During 1912 Indiana Businessman Carl G. Fisher conceptualized the Lincoln Highway as a major transcontinental Auto Trail.  The Lincoln Highway was formally dedicated on October 31st, 1913 and would be aligned south from Sacramento southward towards Stockton via the existing highway corridor.  From Galt the Lincoln Highway southwards followed existing LRN 4/Lower Sacramento Road through Woodbridge and Lodi onward into Stockton.  The original alignment of the Lincoln Highway through Stockton followed; Pacific Avenue, Maple Street, El Dorado Street, Weber Avenue, Center Street and French Camp Parkway towards French Camp.  This early alignment of the Lincoln Highway through Stockton can be seen on the Lincoln Highway Association's Official Map.  

The planned route of LRN 4 can be seen on the on the 1917 California State Automobile Association Map.  The planned route of LRN 4 (denoted as the red line) was conceived as a direct alignment from Galt to Lodi which would bypass Woodbridge.  LRN 4 was planned to be realigned towards an eastern approach to Stockton via what is known Cherokee Road.  

LRN 4 (then also known as the Inland Route) through Stockton is shown realigned onto the more direct routing from Lodi via what is now Cherokee Road on the 1920 Clason Highway Map of California.  The Lincoln Highway is shown picking up a multiplex of the National Roosevelt Midland Trail from Waterloo Road southward to Lathrop.  The Lincoln Highway Association notes this generation of the Lincoln Highway through Stockton as following; Cherokee Road, Waterloo Road, Wilson Way, Weber Avenue, Center Street and French Camp Turnpike.   



The September 1924 California Highways & Public Works details the issues presented by upgrading LRN 4/Lincoln Highway between Sacramento and Stockton.  A segment of oil bound macadam surface extending thirteen miles southward from Sacramento laid by Sacramento County in 1910 is cited as a problematic area.  This segment of the Lincoln Highway was transferred to the State Highway System as part of LRN 4 during July of 1915 and had become functionally obsolete due to increasing traffic.  The macadam surface is described as being replaced by a twenty foot wide Portland Cement surface.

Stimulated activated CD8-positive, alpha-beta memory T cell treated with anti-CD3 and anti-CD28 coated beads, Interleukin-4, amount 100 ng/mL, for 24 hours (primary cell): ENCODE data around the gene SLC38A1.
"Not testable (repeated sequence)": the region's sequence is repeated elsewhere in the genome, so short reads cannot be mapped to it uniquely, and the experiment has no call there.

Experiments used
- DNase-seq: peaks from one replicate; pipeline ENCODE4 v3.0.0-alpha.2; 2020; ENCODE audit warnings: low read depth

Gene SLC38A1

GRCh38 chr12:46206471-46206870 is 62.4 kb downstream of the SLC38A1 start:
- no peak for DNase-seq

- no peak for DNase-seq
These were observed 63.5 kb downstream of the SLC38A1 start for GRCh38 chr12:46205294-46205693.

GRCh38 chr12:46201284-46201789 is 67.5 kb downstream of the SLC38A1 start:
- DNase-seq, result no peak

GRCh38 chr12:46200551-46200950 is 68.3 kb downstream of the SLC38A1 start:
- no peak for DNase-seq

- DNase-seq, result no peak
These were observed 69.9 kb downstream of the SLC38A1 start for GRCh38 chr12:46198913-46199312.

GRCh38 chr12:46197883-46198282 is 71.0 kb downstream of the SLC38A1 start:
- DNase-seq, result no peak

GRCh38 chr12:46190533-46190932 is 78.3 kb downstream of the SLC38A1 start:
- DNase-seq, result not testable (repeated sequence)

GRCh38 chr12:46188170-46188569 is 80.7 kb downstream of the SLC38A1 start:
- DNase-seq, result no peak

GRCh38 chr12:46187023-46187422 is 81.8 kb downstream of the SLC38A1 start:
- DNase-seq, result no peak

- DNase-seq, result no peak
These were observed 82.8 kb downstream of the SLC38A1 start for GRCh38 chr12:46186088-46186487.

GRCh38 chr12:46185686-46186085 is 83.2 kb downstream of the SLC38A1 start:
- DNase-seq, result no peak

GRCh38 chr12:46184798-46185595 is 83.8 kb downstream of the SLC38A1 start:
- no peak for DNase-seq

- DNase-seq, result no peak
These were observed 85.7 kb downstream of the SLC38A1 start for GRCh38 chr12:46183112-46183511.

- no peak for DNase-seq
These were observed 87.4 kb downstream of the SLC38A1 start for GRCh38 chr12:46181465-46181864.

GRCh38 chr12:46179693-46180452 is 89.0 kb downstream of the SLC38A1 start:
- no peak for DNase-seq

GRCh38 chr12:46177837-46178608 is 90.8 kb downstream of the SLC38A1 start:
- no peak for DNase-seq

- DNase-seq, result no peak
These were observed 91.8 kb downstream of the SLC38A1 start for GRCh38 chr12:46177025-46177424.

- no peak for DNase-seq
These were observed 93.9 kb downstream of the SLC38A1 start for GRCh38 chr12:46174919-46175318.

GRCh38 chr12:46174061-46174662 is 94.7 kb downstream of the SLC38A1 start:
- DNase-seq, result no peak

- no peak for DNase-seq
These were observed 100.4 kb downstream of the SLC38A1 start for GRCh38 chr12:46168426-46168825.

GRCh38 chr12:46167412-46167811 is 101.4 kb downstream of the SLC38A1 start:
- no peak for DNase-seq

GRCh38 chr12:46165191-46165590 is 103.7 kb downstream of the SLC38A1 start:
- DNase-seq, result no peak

The below photo is a illuminated warning sign on the Lincoln Highway/LRN 4 denoted thirteen bridges were under construction between Sacramento and Stockton.  This photo can be seen in the September 1924 California Highways & Public Works.  


The January 1925 California Highways & Public Works notes that twelve new bridges along the Upper Stockton Road (Lincoln Highway and LRN 4) had been completed.  


Weed trimming along the Lincoln Highway/LRN 4 is displayed in the June 1925 California Highways & Public Works.


The initial draft of the US Route System was approved by the Secretary of Agriculture during November of 1925.  The US Route System within California was approved by California Highway Commission with no changes recommended by January 1926.  The initial alignment of US Route 99 ("US 99") was planned to follow the Inland Route via LRN 4 from Sacramento to Los Angeles.  US 99 is shown on a map published in the 1926 California Highways & Public Works following LRN 4 south from Sacramento through Stockton.  Stockton is also listed as one of the principal cities along US 99.  
 

 
The initial alignment of US 99 southward through Stockton followed the Lincoln Highway/LRN 4 from Lodi towards French Camp where it intersected US 48.  This early alignment of US 99 can be seen on the 1927 National Map Company Highway Map of California


The May 1927 California Highways & Public Works notes a new alignment of US 99/LRN 4 over the Stockton Diverting Canal had been authorized for construction.  The new bridge over Stockton Diverting Canal would serve as a new entrance for US 99/LRN 4 into the City of Stockton via an extension of Wilson Way.   


The May 1927 California Highways & Public Works announced the first Carquinez Bridge over Carquinez Strait near Vallejo had opened to traffic on May 21st.  Upon completion of the Carquinez Bridge the Lincoln Highway was realigned out of Stockton and Altamont Pass onto the new structure multiplexed with the Pacific Highway.   The realignment of the Lincoln Highway left US 99 as the primary highway corridor through Stockton.   


The June 1927 California Highways & Public Works announced the contract to construct the bridge over Stockton Diverting Canal had been awarded.


The April 1928 California Highways & Public Works cites the new entrance alignment of US 99/LRN 4 as being nearly completed.  Contractors are cited to have encountered delays with completing grading due to wet weather.  


The January/February 1929 California Highways & Public Works announced US 99/LRN 4 had been relocated onto the new northern entrance to Stockton via the Wilson Way extension over Stockton Diverting Canal.